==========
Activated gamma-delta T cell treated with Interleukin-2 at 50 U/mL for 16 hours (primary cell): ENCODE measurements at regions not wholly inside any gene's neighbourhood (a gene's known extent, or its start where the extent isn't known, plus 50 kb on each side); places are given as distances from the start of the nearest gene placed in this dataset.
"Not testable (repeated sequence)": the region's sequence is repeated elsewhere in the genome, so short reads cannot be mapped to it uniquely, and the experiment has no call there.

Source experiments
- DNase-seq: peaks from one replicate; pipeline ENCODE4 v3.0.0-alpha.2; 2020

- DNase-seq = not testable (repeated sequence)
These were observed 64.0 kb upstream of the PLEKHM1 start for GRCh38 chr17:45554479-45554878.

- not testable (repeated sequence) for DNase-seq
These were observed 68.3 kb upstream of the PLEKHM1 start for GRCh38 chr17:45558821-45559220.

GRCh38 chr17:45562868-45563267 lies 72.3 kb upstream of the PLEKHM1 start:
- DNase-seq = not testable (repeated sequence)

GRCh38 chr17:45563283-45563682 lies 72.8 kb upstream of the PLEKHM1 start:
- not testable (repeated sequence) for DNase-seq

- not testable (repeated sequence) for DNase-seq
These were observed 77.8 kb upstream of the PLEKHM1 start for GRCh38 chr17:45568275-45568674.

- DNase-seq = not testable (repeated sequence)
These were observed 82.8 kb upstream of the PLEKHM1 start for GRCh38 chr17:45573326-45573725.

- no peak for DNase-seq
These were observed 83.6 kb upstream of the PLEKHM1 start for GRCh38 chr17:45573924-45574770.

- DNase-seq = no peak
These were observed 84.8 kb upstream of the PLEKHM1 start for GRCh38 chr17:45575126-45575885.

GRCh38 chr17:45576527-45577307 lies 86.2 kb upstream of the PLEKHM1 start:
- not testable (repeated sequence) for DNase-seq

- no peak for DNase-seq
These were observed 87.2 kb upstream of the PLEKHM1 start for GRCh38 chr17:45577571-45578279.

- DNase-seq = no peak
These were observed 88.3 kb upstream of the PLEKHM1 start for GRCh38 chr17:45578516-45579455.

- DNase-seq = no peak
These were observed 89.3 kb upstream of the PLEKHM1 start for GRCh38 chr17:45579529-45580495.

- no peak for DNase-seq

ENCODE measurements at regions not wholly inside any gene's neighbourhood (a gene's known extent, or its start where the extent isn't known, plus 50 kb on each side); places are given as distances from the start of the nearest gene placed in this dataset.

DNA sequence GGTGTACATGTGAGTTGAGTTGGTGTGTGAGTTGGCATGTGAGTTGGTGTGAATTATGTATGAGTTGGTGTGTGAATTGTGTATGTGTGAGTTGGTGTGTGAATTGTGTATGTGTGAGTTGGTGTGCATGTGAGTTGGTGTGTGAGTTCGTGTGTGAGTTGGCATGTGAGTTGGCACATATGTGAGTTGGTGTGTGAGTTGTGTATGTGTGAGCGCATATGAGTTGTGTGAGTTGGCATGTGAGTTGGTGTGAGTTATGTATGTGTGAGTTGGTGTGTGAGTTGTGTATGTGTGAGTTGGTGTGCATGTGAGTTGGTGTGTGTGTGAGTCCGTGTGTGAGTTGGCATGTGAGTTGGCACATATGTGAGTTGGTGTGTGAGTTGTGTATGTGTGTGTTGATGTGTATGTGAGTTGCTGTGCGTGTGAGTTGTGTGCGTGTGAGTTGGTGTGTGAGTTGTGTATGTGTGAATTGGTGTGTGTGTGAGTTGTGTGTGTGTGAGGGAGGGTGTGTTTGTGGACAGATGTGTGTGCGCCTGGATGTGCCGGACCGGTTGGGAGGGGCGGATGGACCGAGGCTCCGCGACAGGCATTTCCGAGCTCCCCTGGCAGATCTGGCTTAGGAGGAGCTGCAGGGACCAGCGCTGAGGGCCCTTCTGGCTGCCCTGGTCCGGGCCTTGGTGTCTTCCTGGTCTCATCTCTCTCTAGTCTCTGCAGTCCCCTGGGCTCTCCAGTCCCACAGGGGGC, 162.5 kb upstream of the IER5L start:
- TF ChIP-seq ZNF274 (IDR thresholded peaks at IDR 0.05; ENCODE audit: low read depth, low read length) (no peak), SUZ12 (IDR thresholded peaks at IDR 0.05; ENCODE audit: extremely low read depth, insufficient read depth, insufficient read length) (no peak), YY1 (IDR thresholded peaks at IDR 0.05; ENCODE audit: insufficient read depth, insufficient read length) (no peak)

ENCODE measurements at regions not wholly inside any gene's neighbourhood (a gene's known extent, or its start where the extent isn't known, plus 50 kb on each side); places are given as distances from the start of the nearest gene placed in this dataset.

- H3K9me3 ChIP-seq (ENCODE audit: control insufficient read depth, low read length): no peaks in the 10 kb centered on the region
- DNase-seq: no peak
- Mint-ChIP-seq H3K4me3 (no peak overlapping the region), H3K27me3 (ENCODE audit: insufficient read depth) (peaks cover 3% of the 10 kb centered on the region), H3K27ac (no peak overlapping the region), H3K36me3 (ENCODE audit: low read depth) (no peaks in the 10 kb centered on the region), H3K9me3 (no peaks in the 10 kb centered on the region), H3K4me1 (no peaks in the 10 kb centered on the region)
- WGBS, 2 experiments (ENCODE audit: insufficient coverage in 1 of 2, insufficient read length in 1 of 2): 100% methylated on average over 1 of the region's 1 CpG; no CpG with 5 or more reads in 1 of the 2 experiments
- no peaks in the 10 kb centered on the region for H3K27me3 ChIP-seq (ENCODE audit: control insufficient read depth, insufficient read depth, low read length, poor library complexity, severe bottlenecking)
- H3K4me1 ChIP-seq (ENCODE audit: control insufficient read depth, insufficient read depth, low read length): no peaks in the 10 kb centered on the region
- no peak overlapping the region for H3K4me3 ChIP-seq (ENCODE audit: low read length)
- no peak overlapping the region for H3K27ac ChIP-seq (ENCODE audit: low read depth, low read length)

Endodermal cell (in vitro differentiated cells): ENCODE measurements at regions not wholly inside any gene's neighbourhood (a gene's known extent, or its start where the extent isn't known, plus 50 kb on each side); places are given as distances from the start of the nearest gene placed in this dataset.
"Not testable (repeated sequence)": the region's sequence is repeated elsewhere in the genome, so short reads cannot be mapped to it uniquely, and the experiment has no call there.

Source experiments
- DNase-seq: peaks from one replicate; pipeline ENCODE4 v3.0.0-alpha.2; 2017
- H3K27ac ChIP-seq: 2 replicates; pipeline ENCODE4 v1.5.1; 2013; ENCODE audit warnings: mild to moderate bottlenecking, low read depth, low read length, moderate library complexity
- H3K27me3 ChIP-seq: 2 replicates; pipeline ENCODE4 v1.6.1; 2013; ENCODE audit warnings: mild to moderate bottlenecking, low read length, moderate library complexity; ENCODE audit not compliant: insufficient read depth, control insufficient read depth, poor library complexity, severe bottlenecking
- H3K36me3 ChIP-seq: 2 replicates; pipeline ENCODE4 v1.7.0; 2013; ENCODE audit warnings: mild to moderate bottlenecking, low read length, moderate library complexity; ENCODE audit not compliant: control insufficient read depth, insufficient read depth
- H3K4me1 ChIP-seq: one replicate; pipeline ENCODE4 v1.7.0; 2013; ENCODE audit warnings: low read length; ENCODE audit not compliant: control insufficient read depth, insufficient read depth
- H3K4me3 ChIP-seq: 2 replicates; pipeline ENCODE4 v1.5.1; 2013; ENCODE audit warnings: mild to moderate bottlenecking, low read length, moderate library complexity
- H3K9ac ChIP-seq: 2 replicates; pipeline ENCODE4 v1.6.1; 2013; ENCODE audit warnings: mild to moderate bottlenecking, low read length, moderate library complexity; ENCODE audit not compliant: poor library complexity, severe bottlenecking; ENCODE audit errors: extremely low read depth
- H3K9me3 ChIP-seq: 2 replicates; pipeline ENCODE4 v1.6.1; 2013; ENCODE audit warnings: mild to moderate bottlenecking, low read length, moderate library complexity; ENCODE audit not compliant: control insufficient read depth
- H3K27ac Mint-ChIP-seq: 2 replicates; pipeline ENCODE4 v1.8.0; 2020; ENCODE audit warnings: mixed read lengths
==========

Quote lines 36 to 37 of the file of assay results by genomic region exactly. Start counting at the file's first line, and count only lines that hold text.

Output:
- Mint-ChIP-seq H3K4me3 (no peak overlapping the region), H3K27me3 (ENCODE audit: insufficient read depth) (peaks cover 3% of the 10 kb centered on the region), H3K27ac (no peak overlapping the region), H3K36me3 (ENCODE audit: low read depth) (no peaks in the 10 kb centered on the region), H3K9me3 (no peaks in the 10 kb centered on the region), H3K4me1 (no peaks in the 10 kb centered on the region)
- WGBS, 2 experiments (ENCODE audit: insufficient coverage in 1 of 2, insufficient read length in 1 of 2): 100% methylated on average over 1 of the region's 1 CpG; no CpG with 5 or more reads in 1 of the 2 experiments